The review also found some evidence that quitting smoking promoted positive feelings and mental well-being. The team concluded that stopping may even have a small positive effect on social well-being.
A sub-analysis of three studies showed a pooled reduced likelihood of 24% in developing mixed anxiety and depression in the future and, based on two studies, a 44% reduced chance of developing anxiety alone. The studies on future diagnoses of depression were too dissimilar to calculate a summary result.
It is worth noting that the team had high confidence in the overall finding that quitting tobacco does not worsen mental health symptoms.
However, they were less confident in their results regarding the mental health benefits of stopping smoking — the calculated likelihood of these findings was very low to moderate.
Their confidence in the link between quitting smoking and improvement in mental health symptoms was very low for depression and low for anxiety.
This is because the studies included in the review used different methods and ways of assessing mental health symptoms, making it harder to combine the results. The authors also note that certain studies had limitations and design flaws.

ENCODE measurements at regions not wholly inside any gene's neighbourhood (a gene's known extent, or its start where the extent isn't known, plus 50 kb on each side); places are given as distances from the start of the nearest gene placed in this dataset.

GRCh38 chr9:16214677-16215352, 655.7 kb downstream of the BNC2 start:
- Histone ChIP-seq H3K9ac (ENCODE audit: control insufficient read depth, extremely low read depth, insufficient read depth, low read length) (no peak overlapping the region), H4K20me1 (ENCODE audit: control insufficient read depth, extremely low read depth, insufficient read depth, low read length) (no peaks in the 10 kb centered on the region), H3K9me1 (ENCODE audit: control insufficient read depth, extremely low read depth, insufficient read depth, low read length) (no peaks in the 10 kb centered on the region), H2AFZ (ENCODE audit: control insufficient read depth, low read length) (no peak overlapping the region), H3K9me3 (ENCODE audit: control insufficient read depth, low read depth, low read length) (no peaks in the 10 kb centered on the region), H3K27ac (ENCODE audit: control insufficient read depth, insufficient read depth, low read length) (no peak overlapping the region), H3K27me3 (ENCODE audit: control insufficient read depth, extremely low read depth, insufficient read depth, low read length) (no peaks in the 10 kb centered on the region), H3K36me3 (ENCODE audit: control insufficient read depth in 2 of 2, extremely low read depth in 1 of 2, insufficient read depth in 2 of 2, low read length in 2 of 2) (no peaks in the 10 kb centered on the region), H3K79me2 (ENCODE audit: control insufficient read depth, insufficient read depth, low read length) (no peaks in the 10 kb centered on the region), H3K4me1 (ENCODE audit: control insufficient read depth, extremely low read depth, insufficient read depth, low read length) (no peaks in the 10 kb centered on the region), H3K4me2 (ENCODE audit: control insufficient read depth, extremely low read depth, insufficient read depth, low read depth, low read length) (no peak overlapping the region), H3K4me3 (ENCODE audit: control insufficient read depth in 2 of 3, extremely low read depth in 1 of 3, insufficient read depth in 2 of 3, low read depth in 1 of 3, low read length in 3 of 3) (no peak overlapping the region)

The research duration also varied drastically between studies, ranging from 6 weeks to 6 years.
More robust, uniform research is needed to understand the true relationship between mental health, mental health symptoms, and smoking.
During a pandemic may not seem like the time to quit smoking. But now may just be the right time, according to Deborah Arnott, Chief Executive of Action on Smoking and Health.
“After the year we’ve all had, some smokers might feel now is not the time to stop. The opposite is true — put smoking behind you, and a brighter future beckons. Using nicotine replacement, whether patches, gum, or vapes, can help deal with any withdrawal symptoms, which last at most a matter of weeks,” says Arnott.
“Be confident that once you’ve put smoking behind you, not only will you be healthier and wealthier, but you will feel happier too.”
The American Lung Association offer tips for cutting down and quitting smoking successfully. They say that every smoker can quit, and they will help find the technique that works for every individual smoker.